Protracted recovery from a concussion: a focus on gender and treatment interventions in an adolescent population

Sports Health. 2015 Jan;7(1):52-7. doi: 10.1177/1941738114555075.


Background: Several studies have demonstrated that age and sex may influence concussion recovery time frames, with female athletes and adolescents being potentially more susceptible to a protracted recovery course. Currently, limited work has examined the influence sex may have on concussion management strategies and treatment interventions, especially for younger individuals suffering persistent concussion symptoms and cognitive dysfunctions.

Hypothesis: Female athletes are prescribed more treatment interventions than male athletes during a protracted recovery from a concussion.

Study design: Descriptive epidemiology study.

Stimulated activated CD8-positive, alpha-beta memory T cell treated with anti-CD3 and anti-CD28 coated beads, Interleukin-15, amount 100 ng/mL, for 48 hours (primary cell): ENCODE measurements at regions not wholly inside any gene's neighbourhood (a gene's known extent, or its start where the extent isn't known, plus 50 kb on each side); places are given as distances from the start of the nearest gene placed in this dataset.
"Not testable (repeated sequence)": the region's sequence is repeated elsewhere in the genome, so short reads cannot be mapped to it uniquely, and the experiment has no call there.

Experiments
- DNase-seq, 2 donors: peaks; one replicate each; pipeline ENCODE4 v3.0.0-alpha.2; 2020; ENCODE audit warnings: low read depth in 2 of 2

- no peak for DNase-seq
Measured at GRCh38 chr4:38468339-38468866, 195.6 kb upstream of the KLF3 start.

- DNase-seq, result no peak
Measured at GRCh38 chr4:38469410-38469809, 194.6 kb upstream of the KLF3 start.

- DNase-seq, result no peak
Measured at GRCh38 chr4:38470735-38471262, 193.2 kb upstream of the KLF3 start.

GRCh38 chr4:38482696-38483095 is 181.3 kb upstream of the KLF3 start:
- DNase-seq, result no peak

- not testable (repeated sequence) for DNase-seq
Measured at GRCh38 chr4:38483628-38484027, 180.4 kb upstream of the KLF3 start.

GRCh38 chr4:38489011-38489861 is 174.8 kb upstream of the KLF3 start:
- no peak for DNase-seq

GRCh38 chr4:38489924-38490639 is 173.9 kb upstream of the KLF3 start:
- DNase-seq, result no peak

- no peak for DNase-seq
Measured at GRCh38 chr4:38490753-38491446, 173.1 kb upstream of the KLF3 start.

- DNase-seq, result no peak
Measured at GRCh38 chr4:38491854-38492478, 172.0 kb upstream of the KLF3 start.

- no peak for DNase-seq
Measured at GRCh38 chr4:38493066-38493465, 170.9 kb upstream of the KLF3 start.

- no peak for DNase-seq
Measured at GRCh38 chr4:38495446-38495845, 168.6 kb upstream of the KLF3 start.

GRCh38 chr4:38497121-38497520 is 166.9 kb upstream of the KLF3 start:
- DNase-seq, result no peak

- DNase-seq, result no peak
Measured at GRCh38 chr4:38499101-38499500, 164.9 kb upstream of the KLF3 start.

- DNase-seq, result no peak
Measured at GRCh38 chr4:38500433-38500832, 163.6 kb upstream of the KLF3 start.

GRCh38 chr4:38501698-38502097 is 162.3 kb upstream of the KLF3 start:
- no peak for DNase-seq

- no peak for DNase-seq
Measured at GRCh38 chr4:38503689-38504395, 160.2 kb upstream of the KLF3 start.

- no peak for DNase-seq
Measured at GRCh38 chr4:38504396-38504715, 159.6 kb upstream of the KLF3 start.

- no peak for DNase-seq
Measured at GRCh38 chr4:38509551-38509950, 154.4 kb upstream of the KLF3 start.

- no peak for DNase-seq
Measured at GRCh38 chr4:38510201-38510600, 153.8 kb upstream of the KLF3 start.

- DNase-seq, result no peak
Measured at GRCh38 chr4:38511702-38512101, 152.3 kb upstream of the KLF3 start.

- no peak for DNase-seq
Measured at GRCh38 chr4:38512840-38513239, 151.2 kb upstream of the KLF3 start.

Level of evidence: Level 4.

Methods: Data were retrospectively collected for adolescent athletes presenting to a sports medicine concussion clinic between September 2010 and September 2011.

Results: A total of 266 adolescent athletes were evaluated and treated for concussion. Female athletes had a longer recovery course (P = 0.002) and required more treatment interventions (P < 0.001) for their symptoms and dysfunction. Female athletes were more likely to require academic accommodations (P < 0.001), vestibular therapy (P < 0.001), or medication (P < 0.001).

Conclusion: Medical providers should be aware that during the recovery course, adolescent female athletes may require a management plan that will most likely include additional treatment interventions beyond the standard cognitive and physical rest.

Clinical relevance: Treatment interventions are more commonly prescribed for adolescent female athletes than for adolescent male athletes during a protracted recovery from a concussion. This highlights the need for identifying evidence-based clinical management guidelines that focus on sex, especially when dealing with persistent concussion symptoms and cognitive dysfunctions.

Keywords: adolescent; concussion; sex; treatment intervention.